By Zachary Crain
Tucked in a corner at the bottom of the Student Union, down a few sets of stairs or a 2 o’clock turn just past Wendy’s, sit four tables.
Usually, students are able to rent a table and play ping pong here. But today, eight students brought their own paddles.
A few more sit in scattered chairs, part-watching while half-attempting to study with the backdrop of an entrancing show. Two more students rest a few feet away from the courts, leaning against pool tables covered by well-worn green billiard cloth.
This fluorescently lit corner is home to a team culture and community that differentiates itself from other club sports at UNC.
Despite being at a predominately white institution, all but four of the 33 members of UNC’s club table tennis team are either Asian American or Asian, and seven are Chinese international students.
One of the players, sophomore Warren Winfield, leaned against a pool table and spooned away at a Frosty while explaining the rules of the game. In tournaments, they play games to 11 — the best three-games-of-five wins the match. But now, everything rests on a single game.
When a game begins, slow bends on the serve and return quickly evolve into rapid-fire instinctual reaction. Players pinch their paddles in a penhold, back away from the table, and spin the ball out of sight and onto their opponent’s side.
The atmosphere is simultaneously relaxed and competitive. Some games are filled with compliments and conversations, others with trash talk and animated reactions. All games include laughter.
“It’s definitely a unique culture, and it’s really hard to describe,” junior Jasper Ou, the president of the club, said. “It’s just a nice way to de-stress. I know that some sports clubs are super intense about it, and I don’t think that was ever our goal.”
After Ou chomps down on a Wendy’s chicken sandwich and disappears for a moment, a few players come over and make sure it’s known:
“He is the best player we have.”
From playing abroad to UNC
Ou’s journey with the sport started on a day he was too young to remember in 2006, on a trip to visit his grandparents in China.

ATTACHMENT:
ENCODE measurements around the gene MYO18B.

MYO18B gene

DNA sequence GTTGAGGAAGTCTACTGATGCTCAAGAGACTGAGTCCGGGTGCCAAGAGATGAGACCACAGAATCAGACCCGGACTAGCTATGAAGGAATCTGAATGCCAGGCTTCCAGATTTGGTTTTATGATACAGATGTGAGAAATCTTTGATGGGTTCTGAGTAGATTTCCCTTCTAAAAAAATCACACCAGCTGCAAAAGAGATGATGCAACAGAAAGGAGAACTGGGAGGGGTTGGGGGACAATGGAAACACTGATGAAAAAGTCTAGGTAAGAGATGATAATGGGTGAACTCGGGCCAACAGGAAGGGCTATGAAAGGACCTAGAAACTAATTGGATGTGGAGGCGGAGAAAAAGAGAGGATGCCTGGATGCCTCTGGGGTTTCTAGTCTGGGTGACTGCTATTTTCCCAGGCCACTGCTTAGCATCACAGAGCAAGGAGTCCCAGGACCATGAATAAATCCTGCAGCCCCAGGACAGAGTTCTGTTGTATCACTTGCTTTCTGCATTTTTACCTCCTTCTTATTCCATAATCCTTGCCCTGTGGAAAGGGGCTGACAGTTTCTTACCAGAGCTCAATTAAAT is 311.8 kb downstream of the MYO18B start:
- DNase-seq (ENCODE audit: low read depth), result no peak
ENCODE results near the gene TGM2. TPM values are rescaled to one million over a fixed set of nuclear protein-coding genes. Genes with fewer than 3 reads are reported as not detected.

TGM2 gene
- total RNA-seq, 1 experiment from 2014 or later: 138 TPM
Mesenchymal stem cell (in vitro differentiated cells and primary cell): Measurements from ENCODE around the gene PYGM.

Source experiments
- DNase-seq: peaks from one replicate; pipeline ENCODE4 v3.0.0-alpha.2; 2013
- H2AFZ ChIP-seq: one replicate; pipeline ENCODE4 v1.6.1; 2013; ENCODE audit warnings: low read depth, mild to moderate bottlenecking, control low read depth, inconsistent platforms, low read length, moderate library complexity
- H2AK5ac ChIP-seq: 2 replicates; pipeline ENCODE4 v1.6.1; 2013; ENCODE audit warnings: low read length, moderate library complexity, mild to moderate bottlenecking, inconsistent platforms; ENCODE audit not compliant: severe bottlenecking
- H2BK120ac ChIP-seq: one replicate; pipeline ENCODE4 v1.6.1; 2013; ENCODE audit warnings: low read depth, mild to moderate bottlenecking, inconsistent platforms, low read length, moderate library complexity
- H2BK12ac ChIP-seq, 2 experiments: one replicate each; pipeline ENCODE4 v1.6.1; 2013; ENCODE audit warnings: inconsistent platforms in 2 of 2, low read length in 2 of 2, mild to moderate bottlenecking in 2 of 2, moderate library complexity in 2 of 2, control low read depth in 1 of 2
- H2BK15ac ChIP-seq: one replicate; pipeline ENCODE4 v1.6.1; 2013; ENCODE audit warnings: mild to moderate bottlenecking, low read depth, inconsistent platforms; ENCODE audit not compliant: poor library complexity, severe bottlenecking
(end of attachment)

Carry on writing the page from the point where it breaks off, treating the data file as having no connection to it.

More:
His parents took his older brother, Jonathan, to a table tennis community center, and he immediately fell in love with the sport. A few years later, Jonathan was competing in the Junior Olympics. But compared to now, Ou’s approach to table tennis was much more relaxed growing up.
“I didn’t ever practice a lot, it was mainly just my dad and my brother,” Ou said. “The passion came during COVID. We just couldn’t really do anything outside, so we just unpacked the table in the garage and played with each other.”
Yi Pan discovered the sport as a primary school student in China. When she arrived in Chapel Hill as a sophomore more than 7,000 miles away from home in Shanghai she just wanted to find someone to play with.
Pan joined the club team and found more than just a few partners.
“It’s cool, I didn’t expect to make American friends when I first came to UNC,” Pan said. “I thought that was very tough, we didn’t have much to talk about. But table tennis kind of united us together.”
On the nearest table, Daniel Xie is engaged in a battle with his friend and roommate, Daniel Wei. Xie didn’t practice much growing up, except for an occasional game with his dad and sister. But in high school at the North Carolina School of Science and Mathematics, high-pressure games at a community table and on the club team sparked his obsession.